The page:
CDC updates flu stats: at least 63 children have died

Flu season in 'second wave'

Flu season in 'second wave'

Flu-related hospitalizations rose to about 60 people out of every 100,000 in the fifth week of 2018, the US Centers for Disease Control and Prevention said Friday in its weekly surveillance report.

Outpatient and emergency room visits remain high with flu cases, and the rate of hospitalizations is at the highest since the CDC began tracking the flu 10 years ago, she said.

State health officials say the number of flu-related deaths in IN this season reached 167 last week, up from 136 the previous week.

"We don't know if we have hit the peak yet", said Anne Schuchat, acting CDC director.

Though the Northern border near Canada and a little bit along the West Coast show some signs of easing, there are "likely many more weeks to go", CDC spokeswoman Kristen Nordlund said.

Two other strains are on the rise, however, and they generally cause milder symptoms. She urged Hoosiers to get a flu shot if they haven't already and to take precautions, including frequent hand-washing and covering their mouths when coughing, to protect their families. CDC researchers noted there may be the potential for several more weeks of elevated influenza activity, and it is only week 11.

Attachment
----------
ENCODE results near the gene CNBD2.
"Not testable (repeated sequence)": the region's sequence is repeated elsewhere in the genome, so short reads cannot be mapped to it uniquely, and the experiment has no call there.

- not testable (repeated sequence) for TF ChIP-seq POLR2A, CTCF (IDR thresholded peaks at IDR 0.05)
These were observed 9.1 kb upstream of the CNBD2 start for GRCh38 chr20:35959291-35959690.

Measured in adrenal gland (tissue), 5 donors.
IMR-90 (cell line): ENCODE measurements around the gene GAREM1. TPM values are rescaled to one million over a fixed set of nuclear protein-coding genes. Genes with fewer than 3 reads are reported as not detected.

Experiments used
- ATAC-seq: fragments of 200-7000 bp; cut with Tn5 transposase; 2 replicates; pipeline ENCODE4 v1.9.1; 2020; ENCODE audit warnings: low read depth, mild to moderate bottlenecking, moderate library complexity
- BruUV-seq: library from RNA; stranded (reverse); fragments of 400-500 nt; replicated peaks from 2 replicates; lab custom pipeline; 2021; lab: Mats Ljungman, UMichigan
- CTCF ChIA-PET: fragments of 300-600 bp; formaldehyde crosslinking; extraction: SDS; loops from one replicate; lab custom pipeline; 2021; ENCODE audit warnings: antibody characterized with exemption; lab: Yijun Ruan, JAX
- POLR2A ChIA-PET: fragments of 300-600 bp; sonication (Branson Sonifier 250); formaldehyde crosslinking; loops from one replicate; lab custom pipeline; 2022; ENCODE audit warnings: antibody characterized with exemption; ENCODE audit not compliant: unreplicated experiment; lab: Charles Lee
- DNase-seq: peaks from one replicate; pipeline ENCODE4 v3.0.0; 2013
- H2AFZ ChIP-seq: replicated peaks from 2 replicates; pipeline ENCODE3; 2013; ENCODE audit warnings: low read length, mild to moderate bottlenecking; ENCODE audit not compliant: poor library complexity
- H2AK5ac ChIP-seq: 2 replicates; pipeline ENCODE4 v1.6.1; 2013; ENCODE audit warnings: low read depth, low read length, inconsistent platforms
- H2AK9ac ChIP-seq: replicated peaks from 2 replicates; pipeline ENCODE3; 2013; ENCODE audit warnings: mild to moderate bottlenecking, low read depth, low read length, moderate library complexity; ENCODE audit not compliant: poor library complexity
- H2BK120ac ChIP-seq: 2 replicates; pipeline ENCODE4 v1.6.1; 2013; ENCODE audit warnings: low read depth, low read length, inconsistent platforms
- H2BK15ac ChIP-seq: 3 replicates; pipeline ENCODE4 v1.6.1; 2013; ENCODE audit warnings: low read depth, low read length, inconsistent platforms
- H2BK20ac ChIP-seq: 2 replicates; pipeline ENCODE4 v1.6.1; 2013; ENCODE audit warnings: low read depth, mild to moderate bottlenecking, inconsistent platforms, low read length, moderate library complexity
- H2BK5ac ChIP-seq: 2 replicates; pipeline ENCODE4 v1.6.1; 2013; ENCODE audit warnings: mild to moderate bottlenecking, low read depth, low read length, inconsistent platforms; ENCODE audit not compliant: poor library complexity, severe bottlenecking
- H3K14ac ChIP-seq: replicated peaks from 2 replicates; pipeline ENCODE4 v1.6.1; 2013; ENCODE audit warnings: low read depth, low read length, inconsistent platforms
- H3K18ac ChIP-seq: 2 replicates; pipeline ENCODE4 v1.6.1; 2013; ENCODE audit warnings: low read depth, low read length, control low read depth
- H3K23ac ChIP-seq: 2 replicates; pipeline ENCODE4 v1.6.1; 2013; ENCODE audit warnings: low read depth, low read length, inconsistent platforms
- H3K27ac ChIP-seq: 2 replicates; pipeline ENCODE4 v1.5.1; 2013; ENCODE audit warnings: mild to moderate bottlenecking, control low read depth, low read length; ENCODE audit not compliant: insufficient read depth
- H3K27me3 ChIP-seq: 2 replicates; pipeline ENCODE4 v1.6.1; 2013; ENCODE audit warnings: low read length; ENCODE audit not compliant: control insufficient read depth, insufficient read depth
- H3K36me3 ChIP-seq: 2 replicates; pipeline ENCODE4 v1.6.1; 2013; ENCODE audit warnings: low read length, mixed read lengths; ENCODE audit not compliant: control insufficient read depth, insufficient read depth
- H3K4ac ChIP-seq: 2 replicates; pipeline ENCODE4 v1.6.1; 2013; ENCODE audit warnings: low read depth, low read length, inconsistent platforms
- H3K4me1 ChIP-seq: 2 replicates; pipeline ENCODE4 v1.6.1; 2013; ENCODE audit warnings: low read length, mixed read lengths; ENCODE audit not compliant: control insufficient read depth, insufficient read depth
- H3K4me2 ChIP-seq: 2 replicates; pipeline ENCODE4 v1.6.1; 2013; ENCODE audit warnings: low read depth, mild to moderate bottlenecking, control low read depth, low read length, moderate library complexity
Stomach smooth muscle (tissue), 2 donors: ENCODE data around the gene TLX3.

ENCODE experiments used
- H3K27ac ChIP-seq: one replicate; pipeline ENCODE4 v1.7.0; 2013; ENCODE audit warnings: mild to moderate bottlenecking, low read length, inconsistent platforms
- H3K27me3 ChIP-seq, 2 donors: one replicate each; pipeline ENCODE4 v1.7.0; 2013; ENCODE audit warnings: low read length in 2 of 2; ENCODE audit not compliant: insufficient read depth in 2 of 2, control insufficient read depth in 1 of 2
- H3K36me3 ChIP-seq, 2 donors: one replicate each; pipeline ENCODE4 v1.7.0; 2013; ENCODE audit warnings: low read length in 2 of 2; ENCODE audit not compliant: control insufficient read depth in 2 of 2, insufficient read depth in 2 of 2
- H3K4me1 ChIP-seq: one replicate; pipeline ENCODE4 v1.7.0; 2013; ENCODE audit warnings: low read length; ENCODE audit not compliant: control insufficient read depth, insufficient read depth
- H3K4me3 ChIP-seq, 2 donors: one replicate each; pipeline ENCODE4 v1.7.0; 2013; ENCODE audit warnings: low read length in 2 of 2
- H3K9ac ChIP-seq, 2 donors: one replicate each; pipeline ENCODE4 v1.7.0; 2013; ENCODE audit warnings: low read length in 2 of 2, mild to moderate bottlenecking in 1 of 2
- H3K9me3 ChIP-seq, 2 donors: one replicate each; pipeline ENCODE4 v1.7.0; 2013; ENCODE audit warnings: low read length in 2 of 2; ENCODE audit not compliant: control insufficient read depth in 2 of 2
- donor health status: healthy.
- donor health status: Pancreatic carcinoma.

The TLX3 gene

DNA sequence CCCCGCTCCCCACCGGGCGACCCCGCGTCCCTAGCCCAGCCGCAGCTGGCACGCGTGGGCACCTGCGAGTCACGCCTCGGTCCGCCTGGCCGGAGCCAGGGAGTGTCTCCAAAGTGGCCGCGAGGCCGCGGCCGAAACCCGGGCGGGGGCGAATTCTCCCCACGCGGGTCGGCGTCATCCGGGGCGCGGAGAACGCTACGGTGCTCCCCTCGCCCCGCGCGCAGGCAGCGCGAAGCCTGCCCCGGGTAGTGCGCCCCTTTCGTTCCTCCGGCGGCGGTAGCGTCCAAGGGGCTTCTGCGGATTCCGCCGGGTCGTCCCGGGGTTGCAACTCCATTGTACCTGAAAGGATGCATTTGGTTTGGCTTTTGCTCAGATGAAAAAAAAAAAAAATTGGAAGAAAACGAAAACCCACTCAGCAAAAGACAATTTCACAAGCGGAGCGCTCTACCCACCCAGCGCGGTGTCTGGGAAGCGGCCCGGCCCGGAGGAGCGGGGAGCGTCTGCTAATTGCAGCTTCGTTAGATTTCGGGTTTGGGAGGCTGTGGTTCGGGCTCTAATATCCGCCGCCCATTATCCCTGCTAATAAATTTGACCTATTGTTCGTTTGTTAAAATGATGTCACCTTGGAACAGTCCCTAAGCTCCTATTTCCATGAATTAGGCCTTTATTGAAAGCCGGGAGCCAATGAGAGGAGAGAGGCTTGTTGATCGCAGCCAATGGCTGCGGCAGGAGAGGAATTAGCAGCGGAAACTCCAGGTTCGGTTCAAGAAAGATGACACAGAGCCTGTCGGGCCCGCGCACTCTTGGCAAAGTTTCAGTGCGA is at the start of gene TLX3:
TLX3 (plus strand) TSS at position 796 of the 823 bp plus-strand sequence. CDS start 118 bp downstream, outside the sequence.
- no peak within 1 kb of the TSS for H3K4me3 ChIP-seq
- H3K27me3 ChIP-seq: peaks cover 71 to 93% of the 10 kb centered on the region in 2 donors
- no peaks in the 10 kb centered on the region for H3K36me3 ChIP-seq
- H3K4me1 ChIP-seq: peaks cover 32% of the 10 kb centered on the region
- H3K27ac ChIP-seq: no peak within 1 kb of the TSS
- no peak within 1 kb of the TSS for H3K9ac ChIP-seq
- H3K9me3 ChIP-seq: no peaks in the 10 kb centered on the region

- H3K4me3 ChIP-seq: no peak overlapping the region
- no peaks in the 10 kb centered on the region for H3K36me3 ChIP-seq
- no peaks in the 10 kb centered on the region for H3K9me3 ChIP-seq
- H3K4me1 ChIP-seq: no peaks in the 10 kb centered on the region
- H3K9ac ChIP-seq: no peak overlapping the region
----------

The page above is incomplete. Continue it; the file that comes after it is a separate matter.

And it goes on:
But at the same time, reports of Influenza B infections are on the upswing, according to the CDC.

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"I wish there was better news this week, but nearly everything we're looking at is bad news", Schuchat said at a news conference.

She said the flu remains widespread in almost all states, except for OR and Hawaii. OR and Hawaii, the exceptions, both recorded regional activity for the fifth week of the year.

The latest statistics showed that the share of outpatient visits for influenza-like illness - defined as fever of 100 degrees or higher coupled with a cough, sore throat, or both - was 7.65 percent for the week ending February 3. Overall, there are estimated to be as many as 56,000 deaths linked to the flu during a bad year.

On the subject of vaccines, Schuchat added that the Department of Health and Human Services is "looking at this season's data very carefully" and understands the "need to talk about longer-term approaches to improved flu vaccines".

Doctors are reporting that some patients have been infected with H3N2, the primary A strain of the flu, along with a B strain.

Schuchat said hospitalizations also have increased for people who have developed bacterial pneumonia as a outcome of the flu. Last week, 1 in 10 of all deaths reported in the United States were caused by flu or pneumonia. This rate is higher than the anticipated 7.3% pneumonia- or flu-related deaths estimated for the week.

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